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CSRA Milestones: Ten Years of Experiential Social Media

CSRA Milestones: The First Ten YearsCSRA milestones reflects on my first ten years of experiential social media, seen through the eyes of clients I’ve served. I’ll share what I learned about what outcomes we got in each engagement as well as how it happened that I developed and pioneered experiential, which if a repeatable process for developing trust and profit at scale.

If you’d like to watch this post instead, just click the thumbnail button.

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Ethnographic Research for Business Innovation Using Social Media

Ethnographic Research for Business Innovation Using Social Media: de-risk innovationEthnographic research for business innovation shows how to apply ethnographic research of social media to managing controlled disruption within organizations. Ethnographic research of social media can transform the entire innovation process because it’s a very efficient way to study the behavior and motivations of the people that the innovation proposes to serve. Unlike traditional innovation and ethnographic research methods, which are relatively slow, costly and qualitative, ethnographic research of social media combines qualitative richness with quantitative analysis. It’s faster and less costly, too.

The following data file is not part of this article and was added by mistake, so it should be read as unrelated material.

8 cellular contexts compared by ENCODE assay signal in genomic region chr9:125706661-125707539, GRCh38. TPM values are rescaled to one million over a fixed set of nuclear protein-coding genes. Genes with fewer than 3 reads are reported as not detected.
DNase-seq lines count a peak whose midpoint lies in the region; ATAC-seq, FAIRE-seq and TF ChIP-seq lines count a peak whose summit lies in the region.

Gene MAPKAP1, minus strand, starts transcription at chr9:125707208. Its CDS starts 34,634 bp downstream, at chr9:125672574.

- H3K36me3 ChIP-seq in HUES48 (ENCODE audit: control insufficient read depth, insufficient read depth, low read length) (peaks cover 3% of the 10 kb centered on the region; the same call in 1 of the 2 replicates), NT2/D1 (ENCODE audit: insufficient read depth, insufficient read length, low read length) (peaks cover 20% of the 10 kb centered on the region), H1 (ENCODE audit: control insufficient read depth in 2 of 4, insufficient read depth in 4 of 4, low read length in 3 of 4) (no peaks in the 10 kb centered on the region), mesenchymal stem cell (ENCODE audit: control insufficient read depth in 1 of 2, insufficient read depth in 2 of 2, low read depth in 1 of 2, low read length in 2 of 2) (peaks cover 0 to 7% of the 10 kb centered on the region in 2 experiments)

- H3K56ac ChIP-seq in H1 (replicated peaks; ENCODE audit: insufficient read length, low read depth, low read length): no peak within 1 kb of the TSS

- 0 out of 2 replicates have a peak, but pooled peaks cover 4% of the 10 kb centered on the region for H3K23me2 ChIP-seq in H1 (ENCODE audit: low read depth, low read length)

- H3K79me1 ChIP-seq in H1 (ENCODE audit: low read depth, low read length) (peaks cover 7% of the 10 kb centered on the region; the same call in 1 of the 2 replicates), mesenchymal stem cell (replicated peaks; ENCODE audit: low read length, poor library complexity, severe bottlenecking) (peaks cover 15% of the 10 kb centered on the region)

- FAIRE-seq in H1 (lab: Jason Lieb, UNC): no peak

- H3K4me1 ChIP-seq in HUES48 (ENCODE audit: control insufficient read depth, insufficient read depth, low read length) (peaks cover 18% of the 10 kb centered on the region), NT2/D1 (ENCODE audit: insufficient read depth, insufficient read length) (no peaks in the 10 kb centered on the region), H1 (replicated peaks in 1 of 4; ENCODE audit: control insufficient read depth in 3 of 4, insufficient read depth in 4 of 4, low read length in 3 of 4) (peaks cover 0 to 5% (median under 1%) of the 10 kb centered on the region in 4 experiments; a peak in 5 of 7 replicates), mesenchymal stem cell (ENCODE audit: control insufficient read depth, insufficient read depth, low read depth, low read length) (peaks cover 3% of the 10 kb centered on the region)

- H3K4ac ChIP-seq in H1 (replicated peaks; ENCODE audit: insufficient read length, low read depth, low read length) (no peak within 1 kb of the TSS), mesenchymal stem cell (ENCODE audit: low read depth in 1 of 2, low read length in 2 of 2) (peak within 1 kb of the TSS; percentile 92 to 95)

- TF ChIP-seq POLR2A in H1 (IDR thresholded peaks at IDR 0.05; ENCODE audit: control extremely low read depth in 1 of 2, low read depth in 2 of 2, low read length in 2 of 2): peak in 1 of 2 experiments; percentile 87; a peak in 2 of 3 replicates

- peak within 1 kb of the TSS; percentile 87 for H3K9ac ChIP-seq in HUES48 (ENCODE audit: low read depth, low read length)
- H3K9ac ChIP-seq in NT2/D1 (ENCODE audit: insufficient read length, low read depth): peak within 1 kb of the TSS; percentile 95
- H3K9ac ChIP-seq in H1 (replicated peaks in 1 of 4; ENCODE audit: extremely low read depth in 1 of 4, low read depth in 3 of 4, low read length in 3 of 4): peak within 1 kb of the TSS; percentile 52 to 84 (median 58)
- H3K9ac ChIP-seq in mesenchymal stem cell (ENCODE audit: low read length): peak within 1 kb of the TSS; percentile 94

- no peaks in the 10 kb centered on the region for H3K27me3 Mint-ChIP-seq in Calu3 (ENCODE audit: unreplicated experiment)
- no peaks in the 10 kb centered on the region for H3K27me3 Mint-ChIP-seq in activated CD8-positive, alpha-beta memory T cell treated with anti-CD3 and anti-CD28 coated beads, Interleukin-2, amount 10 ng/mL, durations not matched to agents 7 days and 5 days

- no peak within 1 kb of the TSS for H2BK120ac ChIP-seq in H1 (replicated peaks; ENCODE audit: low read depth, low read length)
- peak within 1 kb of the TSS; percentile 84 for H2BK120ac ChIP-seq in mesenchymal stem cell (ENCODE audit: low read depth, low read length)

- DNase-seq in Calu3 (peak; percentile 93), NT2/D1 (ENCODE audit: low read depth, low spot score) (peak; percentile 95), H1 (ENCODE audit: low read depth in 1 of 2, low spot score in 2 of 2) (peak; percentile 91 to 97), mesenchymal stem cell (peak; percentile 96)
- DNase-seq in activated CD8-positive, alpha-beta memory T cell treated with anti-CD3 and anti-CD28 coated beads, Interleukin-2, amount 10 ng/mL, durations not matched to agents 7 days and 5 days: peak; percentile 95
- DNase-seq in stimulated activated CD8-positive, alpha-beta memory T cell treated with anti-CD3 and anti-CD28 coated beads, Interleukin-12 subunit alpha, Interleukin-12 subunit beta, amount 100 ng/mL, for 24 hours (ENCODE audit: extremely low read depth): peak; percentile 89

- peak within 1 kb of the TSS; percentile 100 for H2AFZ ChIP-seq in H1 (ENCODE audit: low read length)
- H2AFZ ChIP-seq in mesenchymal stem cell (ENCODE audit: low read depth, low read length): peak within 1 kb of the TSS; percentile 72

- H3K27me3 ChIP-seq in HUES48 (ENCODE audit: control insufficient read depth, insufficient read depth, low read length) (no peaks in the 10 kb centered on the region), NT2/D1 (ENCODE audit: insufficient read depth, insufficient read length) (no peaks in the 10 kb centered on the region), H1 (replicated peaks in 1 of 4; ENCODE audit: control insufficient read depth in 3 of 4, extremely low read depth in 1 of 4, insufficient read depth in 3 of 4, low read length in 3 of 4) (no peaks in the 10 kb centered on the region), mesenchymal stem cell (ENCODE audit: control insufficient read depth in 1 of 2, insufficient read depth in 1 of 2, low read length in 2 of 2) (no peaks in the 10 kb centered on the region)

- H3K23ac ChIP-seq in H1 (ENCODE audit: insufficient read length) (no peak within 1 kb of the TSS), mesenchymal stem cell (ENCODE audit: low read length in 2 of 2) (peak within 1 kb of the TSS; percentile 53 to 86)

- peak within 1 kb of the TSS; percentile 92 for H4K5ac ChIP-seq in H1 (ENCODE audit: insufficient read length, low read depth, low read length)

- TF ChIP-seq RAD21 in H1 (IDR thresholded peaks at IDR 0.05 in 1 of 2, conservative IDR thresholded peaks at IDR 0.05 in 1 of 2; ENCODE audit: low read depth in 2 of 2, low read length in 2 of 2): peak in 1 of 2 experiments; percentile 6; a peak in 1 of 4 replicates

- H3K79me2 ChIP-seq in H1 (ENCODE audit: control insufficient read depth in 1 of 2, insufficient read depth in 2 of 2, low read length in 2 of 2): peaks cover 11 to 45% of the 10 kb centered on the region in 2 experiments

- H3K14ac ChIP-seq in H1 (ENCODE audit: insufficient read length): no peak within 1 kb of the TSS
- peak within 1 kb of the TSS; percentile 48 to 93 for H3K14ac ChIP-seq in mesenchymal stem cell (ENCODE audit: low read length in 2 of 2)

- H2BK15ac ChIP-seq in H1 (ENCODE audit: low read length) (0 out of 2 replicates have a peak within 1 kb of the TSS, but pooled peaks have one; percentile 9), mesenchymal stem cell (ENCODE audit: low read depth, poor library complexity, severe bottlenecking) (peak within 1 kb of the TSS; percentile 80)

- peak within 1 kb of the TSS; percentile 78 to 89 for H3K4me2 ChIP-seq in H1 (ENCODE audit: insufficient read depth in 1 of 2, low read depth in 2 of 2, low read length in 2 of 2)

Ethnographic research for business innovation can dramatically improve the depth and breadth of business and corporate strategy, business design and service design research since it allows teams to consider more users and to assess their behavior and motivations, which can improve the value of more costly research.

This post outlines the business innovation use case of ethnographic research of social media, and it includes examples in banking, professional services, consumer products, and B2B marketing. For more on ethnographic research, see More Resources below.

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Why Probability Is the Key to Profit in the Digital Social Big-Data Age

10 Detailed Case Studies + Big Data & Analytics’ New Digital Divide + How to Think Like a Data Scientist Book Review: Numbers Rule Your World/Kaiser Fung